UG editorial team. A group of people who are passionate about guitar and music in general.
As Dare notes, there is an irony in such attitudes, given the influence of the 1970s San Francisco homosexual counterculture on heavy metal:
"Heavy metal is totally gay. It's a predominantly male audience watching predominantly male bands act as butch and masculine as possible. It's leather, denim, tight trousers (we'll skip over the baggy jeans of nu metal, because that was actually the closest metal's ever come to being straight) and a bunch of other shit that has more to do with 1970s San Francisco gay clubs than anything vaguely hetero. It's all phallic metaphors, homoerotic imagery and sweaty (frequently topless) men grappling each other in a dark room. And yet we are amongst the most homophobic sets of music fans in the world.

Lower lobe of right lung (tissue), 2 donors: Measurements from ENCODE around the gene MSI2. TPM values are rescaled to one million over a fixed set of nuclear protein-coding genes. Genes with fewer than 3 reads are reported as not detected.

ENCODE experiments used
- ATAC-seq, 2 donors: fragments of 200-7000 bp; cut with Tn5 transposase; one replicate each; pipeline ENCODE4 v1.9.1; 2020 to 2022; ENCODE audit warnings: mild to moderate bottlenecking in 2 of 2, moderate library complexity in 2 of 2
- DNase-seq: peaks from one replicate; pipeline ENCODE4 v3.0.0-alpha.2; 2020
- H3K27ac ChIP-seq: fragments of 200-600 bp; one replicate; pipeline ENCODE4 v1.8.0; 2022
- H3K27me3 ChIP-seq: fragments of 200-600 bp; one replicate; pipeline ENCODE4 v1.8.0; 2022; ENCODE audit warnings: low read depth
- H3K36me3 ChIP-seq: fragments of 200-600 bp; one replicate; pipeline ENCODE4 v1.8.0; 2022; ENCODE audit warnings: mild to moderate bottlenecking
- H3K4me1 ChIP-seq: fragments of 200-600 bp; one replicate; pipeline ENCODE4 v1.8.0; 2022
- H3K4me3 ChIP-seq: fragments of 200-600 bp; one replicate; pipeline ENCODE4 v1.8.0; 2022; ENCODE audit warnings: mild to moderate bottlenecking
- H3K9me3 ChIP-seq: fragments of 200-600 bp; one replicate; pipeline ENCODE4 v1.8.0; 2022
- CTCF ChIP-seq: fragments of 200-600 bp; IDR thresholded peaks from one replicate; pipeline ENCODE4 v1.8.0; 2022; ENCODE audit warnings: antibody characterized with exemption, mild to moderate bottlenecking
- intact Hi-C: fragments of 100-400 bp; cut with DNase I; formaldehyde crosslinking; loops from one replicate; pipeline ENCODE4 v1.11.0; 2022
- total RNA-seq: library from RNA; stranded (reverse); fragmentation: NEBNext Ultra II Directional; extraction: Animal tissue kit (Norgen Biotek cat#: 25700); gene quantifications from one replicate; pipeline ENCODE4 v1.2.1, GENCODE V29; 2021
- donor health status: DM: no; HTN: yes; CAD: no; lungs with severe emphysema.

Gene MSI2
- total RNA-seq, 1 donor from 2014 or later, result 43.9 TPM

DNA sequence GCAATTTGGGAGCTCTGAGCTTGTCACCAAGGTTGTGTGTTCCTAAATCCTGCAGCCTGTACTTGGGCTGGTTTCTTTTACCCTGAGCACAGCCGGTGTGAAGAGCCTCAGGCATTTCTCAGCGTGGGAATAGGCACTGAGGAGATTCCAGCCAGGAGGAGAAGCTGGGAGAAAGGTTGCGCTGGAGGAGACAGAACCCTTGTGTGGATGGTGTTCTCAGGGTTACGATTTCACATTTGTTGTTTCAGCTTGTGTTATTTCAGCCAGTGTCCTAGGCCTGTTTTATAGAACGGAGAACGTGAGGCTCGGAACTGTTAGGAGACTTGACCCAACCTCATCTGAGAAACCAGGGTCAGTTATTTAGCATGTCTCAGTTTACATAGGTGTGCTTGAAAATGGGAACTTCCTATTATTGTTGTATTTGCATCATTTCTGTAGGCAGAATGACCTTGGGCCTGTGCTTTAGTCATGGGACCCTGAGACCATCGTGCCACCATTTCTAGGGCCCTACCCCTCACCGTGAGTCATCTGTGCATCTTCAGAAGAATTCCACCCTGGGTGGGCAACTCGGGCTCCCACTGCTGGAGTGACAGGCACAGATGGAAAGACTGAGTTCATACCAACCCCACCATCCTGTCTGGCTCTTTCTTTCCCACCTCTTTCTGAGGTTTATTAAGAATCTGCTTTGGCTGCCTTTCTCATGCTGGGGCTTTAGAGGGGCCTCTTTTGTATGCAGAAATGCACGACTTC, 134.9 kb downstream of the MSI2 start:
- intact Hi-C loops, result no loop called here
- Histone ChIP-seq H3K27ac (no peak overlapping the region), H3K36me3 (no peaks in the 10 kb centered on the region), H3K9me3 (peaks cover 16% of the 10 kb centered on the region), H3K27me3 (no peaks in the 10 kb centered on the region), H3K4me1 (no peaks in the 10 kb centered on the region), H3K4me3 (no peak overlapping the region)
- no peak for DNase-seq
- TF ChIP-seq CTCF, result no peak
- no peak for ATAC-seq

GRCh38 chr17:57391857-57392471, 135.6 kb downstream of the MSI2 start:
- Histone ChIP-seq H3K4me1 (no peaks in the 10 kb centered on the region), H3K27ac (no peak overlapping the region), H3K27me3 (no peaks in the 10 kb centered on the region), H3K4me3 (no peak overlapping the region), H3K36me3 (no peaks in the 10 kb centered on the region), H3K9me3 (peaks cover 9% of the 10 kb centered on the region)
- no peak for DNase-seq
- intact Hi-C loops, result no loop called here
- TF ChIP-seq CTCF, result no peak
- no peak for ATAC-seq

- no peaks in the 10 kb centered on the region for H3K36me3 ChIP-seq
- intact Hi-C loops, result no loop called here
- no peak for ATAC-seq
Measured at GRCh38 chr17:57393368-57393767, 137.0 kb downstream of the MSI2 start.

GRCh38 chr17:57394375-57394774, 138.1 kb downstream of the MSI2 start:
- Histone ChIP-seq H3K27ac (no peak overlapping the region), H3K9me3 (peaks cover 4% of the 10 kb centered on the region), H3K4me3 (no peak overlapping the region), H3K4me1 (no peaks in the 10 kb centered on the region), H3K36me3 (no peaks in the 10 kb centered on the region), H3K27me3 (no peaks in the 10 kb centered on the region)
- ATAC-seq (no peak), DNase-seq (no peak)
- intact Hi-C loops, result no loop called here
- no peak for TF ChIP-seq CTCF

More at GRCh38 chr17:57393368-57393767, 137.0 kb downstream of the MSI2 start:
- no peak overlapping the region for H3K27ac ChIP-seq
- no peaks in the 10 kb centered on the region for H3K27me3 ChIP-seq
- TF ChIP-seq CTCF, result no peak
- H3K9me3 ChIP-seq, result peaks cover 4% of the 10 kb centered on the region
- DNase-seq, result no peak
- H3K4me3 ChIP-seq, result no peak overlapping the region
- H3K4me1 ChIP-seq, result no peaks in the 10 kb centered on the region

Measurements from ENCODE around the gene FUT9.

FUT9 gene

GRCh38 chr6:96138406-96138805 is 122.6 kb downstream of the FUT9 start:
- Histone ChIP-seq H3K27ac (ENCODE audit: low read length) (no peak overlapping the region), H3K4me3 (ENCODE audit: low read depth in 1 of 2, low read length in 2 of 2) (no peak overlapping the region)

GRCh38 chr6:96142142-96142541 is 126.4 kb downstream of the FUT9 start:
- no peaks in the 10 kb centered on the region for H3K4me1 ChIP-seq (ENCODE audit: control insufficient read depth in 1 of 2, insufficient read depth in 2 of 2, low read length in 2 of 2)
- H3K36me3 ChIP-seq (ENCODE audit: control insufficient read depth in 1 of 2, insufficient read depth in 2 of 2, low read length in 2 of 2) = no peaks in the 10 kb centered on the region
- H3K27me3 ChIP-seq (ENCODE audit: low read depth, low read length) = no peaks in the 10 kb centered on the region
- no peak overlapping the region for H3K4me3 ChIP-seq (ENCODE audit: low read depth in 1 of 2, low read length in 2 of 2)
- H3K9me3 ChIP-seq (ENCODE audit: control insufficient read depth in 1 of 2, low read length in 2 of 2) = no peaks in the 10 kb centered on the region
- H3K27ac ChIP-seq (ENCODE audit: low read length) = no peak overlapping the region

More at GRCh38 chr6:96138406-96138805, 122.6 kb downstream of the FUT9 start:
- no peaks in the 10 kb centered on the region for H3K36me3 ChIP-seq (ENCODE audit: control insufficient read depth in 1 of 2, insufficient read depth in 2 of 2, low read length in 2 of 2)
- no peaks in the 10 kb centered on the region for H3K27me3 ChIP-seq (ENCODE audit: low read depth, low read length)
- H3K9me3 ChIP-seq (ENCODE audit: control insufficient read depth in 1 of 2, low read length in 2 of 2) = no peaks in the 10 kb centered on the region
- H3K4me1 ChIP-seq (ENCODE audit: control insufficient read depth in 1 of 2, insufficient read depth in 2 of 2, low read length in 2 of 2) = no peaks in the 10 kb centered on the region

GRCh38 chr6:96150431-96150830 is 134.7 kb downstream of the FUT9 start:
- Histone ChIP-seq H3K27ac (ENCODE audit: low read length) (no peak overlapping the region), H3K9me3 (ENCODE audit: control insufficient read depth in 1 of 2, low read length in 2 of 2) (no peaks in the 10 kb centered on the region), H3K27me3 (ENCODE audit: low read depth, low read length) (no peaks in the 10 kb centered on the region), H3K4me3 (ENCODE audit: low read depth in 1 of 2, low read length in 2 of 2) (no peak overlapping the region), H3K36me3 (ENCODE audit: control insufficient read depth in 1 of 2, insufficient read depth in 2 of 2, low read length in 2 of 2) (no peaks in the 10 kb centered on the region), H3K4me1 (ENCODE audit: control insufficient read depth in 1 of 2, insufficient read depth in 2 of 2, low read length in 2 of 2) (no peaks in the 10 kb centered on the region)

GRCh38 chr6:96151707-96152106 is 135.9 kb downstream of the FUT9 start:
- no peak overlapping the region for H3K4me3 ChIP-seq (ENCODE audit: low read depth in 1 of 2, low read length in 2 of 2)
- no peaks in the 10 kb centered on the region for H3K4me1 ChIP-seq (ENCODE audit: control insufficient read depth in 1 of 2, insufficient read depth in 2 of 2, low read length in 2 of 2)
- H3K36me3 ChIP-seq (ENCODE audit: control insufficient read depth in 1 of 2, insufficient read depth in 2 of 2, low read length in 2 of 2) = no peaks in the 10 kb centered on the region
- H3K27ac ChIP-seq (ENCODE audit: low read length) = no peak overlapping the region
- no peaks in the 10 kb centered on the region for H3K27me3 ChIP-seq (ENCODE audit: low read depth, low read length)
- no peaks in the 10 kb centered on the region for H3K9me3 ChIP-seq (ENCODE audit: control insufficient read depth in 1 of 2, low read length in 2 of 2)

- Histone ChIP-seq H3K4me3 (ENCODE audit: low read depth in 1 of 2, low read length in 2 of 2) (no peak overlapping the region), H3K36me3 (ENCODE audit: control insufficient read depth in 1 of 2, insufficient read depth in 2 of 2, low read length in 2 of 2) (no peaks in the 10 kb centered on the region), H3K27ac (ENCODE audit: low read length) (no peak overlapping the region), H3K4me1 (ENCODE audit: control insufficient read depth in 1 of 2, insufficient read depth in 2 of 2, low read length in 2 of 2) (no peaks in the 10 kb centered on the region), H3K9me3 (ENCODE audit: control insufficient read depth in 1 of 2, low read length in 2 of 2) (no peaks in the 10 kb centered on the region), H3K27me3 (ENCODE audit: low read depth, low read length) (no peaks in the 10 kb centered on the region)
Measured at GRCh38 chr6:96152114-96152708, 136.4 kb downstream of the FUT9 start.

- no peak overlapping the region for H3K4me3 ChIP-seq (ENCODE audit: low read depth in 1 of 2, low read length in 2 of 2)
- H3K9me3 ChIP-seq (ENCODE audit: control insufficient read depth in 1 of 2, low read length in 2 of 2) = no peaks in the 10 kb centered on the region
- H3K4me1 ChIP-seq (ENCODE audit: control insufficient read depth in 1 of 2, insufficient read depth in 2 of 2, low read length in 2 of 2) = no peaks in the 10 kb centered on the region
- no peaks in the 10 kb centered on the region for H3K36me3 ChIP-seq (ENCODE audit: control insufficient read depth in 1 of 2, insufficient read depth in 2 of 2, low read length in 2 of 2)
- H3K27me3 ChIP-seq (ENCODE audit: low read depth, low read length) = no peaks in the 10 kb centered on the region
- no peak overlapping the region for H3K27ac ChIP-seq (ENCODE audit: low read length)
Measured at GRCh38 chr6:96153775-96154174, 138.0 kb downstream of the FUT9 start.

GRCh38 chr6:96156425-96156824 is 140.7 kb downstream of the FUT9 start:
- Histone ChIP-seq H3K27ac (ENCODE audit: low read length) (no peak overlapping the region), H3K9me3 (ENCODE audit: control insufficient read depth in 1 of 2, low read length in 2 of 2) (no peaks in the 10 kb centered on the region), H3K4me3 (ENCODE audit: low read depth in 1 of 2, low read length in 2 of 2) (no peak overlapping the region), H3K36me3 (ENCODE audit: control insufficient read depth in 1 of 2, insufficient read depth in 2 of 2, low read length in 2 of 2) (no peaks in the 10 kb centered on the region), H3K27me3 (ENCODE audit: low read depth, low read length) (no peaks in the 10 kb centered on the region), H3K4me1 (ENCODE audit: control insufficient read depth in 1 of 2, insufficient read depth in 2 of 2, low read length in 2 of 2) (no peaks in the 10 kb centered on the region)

"There seems to be this odd perception amongst metallers of gays as mincing queens effeminately cocking a limp wrist. And while gay men like that certainly exist, it is far from the majority - and in fact, is something liable to win you prejudice even amongst the LGBT community. In fact, the closer to a Manowar press shot (with or without loincloth-only garb) you get, the closer you get to something genuinely gay."
The Terrorizer piece comes as Judas Priest frontman Rob Halford, one of the few openly gay men in metal, has spoken about homophobia in music. Speaking with Metal Injection (via Blabbermouth), Halford noted that he is never approached by gay Judas Priest fans, although he believes they exist. This is something that he attributes, not just to homophobia in metal, but in music more generally:
"A lot of homophobia still exists in the music world, in all kinds of music. I wouldn't say it's any more phobic in metal or rap or whatever this music is that I'm doing now, but that's just something that I think we all have to address in our own lives. If we have a problem with it, I think we should seek help and find out why we do have a problem with it."